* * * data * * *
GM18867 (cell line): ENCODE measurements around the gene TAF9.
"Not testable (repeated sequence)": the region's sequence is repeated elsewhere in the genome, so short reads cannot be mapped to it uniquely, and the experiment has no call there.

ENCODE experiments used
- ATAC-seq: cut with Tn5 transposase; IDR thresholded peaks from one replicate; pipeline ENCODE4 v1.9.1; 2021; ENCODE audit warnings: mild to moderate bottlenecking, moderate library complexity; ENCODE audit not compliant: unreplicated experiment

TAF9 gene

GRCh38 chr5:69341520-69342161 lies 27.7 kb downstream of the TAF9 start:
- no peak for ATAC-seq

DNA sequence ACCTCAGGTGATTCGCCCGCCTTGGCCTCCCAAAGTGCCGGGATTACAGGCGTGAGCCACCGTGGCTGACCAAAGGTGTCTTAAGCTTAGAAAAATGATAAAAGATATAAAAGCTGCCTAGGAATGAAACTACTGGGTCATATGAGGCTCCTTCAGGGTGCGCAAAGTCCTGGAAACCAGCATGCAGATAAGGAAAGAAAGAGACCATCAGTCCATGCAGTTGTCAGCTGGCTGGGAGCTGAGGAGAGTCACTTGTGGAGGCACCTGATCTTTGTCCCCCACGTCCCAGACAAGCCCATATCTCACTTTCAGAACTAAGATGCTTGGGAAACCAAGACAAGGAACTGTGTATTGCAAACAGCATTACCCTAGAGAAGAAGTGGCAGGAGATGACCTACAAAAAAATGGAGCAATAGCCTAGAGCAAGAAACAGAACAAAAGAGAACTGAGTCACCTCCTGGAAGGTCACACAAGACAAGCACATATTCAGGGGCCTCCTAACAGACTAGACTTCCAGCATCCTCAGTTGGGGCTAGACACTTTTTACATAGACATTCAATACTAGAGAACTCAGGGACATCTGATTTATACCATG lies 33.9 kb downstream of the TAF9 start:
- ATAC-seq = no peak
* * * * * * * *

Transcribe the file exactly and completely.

GM18867 (cell line): ENCODE measurements around the gene TAF9.
"Not testable (repeated sequence)": the region's sequence is repeated elsewhere in the genome, so short reads cannot be mapped to it uniquely, and the experiment has no call there.

ENCODE experiments used
- ATAC-seq: cut with Tn5 transposase; IDR thresholded peaks from one replicate; pipeline ENCODE4 v1.9.1; 2021; ENCODE audit warnings: mild to moderate bottlenecking, moderate library complexity; ENCODE audit not compliant: unreplicated experiment

TAF9 gene

GRCh38 chr5:69341520-69342161 lies 27.7 kb downstream of the TAF9 start:
- no peak for ATAC-seq

DNA sequence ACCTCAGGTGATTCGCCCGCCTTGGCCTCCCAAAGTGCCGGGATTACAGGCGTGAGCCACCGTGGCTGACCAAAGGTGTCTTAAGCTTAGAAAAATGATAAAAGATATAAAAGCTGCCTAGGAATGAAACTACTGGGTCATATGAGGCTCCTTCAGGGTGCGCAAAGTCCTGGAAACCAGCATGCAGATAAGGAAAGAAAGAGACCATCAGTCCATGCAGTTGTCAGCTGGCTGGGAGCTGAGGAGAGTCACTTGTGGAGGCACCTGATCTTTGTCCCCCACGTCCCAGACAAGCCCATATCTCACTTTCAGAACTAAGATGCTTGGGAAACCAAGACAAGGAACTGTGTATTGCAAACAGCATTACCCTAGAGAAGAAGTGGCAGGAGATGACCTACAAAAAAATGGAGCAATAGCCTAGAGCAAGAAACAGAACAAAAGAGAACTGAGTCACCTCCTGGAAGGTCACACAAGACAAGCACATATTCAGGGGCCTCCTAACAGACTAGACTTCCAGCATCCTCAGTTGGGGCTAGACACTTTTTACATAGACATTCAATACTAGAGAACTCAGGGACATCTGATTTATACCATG lies 33.9 kb downstream of the TAF9 start:
- ATAC-seq = no peak